Commenting on today’s trading focusing on price action, Gorilla Trades strategist Ken Berman said:
While Boeing’s (BA) slump and the Brexit-related uncertainty weighed heavily on the large-cap benchmarks on Friday, bulls still have to be happy with this week’s price action on Wall Street. Friday’s session started out in a decisively bearish fashion, but stocks proved their resilience yet again, closing in the green for the week, and the notable strength of the Russell 2000 also made bulls smile.
ADW Capital’s 2020 letter: Long CDON, the future Amazon of the Nordics
ADW Capital Partners was up 119.2% for 2020, compared to a 13.77% gain for the S&P 500, an 11.17% increase for the Russell 2000, and an 8.62% return for the Russell 2000 Value Index. The fund reports an annualized return of 24.63% since its inception in 2005. Q4 2020 hedge fund letters, conferences and more Read More
The major indices all finished lower on Friday, due to the weakness among tech stocks and industrials, as investors took profits ahead of the key Brexit vote in the British Parliament. The Dow lost 256 or 1.0%, to 26,770, the Nasdaq was down 67, or 0.8%, to 8,090, while the S&P 500 fell by 12, or 0.4%, to 2,986. Decliners outnumbered advancing issues by a 5-to-3 ratio on the NYSE, where volume was slightly below average.
Stocks had a mixed but ultimately bullish week even considering Friday’s dip. The string of better-than-expected earnings boosted stocks throughout the week, and although global politics caused wild swings in Europe and the economic weakness remained apparent, bulls are still im control on Wall Street. The fact that China didn't sign the 'phase one' trade, deal despite last week's announcement could also have triggered a pullback in equities, but apart from a few brief periods, volatility stayed muted. The Brexit deal between the European Union (EU) and the U.K. helped the mood as well, even though the British Parliament might still reject the agreement.
The key economic reports were mostly bearish this week, but thanks to the improving investor sentiment and the positive earnings surprises, Treasury yields were virtually unchanged across the yield curve. The retail sales report provided the biggest negative surprise with core and headline sales both coming in below zero. The Philly Fed Index and industrial production confirmed the soft patch in manufacturing, even as the Empire State Manufacturing Index was slightly better-than-expected. The housing market remained strong in September, according to the number of building permits and the NAHB Housing Market Index, although housing starts declined by more-than-expected.
The technical picture remains clearly bullish, despite the choppy price action on Wall Street, with the major indices all confirming the positive short-term trend change. The S&P 500, the Nasdaq, and the Dow are still well above their rising 200-day moving averages, and the benchmarks also closed above their now rising 50-day moving averages on Friday. Small-caps remained strong throughout the week, and even though the Russell 2000 is still well below its all-time high, its current relative strength is a great sign ahead of the last two months of the year. The Volatility Index (VIX) remained stable despite Friday’s brief sell-off, and it closed the week near 15, close to its lowest level in two months.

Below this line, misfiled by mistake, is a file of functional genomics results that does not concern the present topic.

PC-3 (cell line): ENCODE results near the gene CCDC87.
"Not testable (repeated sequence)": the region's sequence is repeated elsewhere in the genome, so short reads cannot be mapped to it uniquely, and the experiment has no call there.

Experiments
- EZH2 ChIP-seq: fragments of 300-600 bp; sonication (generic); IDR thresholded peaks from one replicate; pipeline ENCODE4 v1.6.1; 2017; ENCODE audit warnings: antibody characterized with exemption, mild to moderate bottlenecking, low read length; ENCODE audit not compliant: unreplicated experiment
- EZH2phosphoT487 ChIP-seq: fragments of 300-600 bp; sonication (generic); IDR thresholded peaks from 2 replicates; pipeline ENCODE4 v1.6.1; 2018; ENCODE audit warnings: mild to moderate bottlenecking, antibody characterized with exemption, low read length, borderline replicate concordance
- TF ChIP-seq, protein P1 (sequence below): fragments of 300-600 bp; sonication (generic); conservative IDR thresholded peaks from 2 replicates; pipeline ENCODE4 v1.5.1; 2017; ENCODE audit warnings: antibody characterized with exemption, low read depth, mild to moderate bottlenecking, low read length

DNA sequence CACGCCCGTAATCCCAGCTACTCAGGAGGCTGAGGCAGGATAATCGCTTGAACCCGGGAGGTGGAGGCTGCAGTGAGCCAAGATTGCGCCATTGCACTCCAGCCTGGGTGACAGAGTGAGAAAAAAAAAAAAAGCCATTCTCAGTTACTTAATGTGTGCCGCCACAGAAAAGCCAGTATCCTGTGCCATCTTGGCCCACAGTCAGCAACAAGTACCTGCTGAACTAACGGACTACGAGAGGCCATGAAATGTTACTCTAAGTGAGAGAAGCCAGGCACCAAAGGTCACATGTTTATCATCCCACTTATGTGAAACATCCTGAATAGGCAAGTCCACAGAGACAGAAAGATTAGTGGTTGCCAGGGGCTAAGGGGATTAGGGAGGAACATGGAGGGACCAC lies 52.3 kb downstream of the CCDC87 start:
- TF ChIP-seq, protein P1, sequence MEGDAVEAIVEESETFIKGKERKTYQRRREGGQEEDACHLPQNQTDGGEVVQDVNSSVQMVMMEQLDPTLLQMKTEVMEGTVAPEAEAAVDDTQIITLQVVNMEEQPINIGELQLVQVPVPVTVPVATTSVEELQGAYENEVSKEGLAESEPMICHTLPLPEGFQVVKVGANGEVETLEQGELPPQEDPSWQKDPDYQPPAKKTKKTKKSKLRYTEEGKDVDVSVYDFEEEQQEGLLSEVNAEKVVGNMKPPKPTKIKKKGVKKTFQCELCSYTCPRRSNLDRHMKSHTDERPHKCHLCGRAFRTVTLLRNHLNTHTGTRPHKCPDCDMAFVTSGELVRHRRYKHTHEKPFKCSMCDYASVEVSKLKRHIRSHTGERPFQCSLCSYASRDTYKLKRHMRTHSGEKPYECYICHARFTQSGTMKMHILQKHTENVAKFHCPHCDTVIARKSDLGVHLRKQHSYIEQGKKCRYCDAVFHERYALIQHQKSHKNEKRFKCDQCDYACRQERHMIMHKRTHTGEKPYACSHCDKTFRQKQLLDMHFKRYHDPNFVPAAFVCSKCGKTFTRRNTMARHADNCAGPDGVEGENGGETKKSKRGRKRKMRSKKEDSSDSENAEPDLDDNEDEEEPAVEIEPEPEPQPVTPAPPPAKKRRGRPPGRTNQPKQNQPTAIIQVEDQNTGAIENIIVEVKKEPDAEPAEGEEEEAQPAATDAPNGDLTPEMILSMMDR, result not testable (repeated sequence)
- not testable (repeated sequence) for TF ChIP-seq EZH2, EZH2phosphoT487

Market internals improved significantly thanks to the performance of small-caps, and all of the key measures continue to confirm the ongoing bull market. The Advance/Decline line continued to hit new bull market highs, as advancing issues outnumbered decliners by a 3-to-1 ratio on the NYSE, and by a 2-to-1 ratio on the Nasdaq. The average number of new 52-week highs increased on both exchanges, rising to 62 on the NYSE and 38 on the Nasdaq. The number of new lows declined again in the meantime, dropping to 26 on the NYSE and 57 on the Nasdaq. The percentage of stocks above the 200-day moving average continued to increase, despite the mixed headlines, and the indicator closed the week near 55%, at its highest level in over a month.
Short interest declined significantly this week, as volatility remained low, and the most-shorted issues outperformed virtually all segments of the market thanks to the short squeeze. Our previous pick, Revlon (REV) continued to consolidate near its recent multi-month high, and with its short interest still at 54%, the stock might be ready for another leg higher. Iron Mountain (IRM) hit a two-month high thanks to the improving sentiment, and as the stock sports a very high days-to-cover (DTC) ratio of 16, the stocks could be headed even higher in the coming weeks. Digital Realty Trust (DLR) hit a new all-time high this week, and it continues to show relative strength, which together with its DTC ratio of 14 is bad news for bears.
We have a relatively calm week ahead, in terms of economic releases, with the most important indicators all coming out on Thursday. The durable goods report, the Markit manufacturing and services PMIs, and new home sales will all be released on Thursday, while existing home sales and the Richmond Manufacturing Index will highlight Tuesday’s session. With the Fed’s next meeting scheduled for the last week of the months, volatility might be muted next week, but the Brexit saga could provide further surprises, and investors will be closely watching the key quarterly earnings reports as well. The numbers of Microsoft (MSFT) and Amazon (AMZN) will likely have the biggest impact on the broader market, but Visa (V), Intel (INTC), and the Procter & Gamble (PG) also have the potential to cause significant moves. Stay tuned!